The role of president of the European Central Bank (ECB) is vitally important for the prudent management of the euro. A tricky task when it is used in nineteen countries with widely-divergent economies.
Until last week the role was filled by Mario Draghi and under his management trillions of extra euros were created and mainly used to fund government borrowing and EU industries through buying their bonds. This was intended to have the effect of getting businesses to expand.
On Friday Christine Lagarde started her eight year term as ECB president – and set out with a commitment for further euro printing. But that was arranged by Draghi before he left. An unusual move in the circumstances – and one that was opposed by seven of the twenty-five strong governing council. A body that reflects that basic problem with the EU – the differences between the financial policies needed in, for example, Greece and Germany. It is also a body that Mde. Lagarde will need for help – since she lacks any central bank experience herself.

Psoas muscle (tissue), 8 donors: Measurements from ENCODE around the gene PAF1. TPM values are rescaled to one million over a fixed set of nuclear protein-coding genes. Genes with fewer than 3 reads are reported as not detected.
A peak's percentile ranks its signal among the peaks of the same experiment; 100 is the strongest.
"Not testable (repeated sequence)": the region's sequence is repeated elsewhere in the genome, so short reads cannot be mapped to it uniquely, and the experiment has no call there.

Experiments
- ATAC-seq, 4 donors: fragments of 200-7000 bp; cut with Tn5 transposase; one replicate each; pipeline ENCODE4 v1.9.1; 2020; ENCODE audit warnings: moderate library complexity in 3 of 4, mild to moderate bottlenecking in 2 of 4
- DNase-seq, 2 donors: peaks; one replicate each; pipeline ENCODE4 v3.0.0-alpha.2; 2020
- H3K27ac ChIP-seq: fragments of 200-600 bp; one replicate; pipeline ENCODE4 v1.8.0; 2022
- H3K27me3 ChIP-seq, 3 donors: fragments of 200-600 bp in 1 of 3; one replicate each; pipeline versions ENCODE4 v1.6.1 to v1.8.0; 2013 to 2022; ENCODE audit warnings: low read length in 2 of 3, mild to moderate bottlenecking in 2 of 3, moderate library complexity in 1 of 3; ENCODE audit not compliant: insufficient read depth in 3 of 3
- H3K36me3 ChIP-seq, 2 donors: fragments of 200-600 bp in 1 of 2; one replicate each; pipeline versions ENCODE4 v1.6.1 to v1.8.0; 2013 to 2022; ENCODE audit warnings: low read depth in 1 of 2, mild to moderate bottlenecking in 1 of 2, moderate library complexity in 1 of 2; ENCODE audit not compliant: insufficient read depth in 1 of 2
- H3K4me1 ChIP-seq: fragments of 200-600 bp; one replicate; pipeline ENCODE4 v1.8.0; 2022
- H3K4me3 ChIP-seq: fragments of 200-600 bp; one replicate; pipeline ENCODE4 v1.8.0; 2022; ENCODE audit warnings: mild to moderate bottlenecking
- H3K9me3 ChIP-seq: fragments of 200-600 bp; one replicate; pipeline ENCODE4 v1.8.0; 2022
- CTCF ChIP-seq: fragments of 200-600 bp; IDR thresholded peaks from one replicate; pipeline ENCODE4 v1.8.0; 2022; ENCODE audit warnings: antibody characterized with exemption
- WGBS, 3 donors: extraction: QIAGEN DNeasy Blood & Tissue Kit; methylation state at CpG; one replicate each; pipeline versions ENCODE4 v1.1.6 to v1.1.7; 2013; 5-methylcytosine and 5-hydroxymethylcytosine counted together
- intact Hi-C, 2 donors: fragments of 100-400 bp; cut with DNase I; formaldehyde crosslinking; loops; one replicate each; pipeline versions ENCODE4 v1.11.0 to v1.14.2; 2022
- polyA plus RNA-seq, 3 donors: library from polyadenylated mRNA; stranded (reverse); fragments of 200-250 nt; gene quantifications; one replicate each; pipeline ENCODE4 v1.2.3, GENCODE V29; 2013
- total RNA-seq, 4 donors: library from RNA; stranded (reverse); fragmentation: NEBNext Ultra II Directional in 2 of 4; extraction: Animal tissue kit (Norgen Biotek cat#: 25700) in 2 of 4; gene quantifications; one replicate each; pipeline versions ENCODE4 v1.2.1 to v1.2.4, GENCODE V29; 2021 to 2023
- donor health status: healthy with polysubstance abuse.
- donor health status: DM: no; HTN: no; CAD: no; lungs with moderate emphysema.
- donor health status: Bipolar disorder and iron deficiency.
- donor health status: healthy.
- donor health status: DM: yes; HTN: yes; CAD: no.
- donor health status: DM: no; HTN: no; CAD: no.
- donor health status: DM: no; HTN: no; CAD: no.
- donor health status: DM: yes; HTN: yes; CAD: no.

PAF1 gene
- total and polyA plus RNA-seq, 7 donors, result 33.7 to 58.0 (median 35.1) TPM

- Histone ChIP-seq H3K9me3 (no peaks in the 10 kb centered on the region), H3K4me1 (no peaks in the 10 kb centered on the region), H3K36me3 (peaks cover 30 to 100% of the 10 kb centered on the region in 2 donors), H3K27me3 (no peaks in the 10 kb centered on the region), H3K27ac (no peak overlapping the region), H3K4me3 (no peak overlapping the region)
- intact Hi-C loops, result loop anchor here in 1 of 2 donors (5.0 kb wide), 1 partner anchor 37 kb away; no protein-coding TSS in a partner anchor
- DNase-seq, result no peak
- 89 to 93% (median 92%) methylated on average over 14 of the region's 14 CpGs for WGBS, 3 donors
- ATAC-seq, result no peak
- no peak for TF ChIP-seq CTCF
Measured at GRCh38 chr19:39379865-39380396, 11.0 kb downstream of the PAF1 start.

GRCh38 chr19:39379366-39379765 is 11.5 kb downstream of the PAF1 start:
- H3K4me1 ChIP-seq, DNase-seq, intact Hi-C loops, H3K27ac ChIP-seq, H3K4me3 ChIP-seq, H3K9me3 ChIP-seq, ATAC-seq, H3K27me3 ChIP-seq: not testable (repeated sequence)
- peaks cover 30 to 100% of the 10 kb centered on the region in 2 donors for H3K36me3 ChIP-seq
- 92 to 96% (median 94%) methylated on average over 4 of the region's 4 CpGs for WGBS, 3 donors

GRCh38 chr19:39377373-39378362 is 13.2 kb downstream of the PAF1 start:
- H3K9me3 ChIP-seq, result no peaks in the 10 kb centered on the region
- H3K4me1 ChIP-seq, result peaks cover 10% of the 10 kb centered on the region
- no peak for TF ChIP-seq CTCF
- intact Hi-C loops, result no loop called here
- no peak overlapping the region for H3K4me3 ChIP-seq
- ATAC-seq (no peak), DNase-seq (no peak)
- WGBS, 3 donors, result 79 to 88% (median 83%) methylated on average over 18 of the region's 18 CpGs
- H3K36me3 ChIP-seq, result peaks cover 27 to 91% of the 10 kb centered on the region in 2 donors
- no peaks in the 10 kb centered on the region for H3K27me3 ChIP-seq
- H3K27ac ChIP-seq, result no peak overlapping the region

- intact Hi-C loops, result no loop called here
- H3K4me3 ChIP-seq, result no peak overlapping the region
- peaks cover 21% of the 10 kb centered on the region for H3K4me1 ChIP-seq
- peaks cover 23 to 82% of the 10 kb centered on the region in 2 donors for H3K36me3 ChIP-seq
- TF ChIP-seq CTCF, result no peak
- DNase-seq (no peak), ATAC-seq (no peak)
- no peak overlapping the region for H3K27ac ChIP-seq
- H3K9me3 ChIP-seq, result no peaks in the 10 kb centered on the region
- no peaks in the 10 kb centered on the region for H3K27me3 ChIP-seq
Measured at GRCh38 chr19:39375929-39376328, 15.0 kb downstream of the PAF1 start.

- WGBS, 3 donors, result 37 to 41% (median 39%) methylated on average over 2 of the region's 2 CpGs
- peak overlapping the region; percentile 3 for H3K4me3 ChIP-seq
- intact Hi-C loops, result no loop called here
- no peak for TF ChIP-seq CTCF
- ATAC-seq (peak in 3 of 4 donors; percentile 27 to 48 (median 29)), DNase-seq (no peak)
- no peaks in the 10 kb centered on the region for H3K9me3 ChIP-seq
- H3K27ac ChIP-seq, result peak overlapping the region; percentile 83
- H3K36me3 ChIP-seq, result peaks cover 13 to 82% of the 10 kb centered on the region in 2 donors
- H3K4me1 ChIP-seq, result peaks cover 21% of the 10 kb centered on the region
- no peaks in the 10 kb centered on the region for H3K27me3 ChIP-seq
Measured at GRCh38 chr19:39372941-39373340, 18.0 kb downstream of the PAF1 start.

But that never stopped her at the IMF so the chances are that the euro will not fall into terminal decline – despite various predictions in recent years. Just as long as the Germans can keep their economy buoyant … and stick with the euro.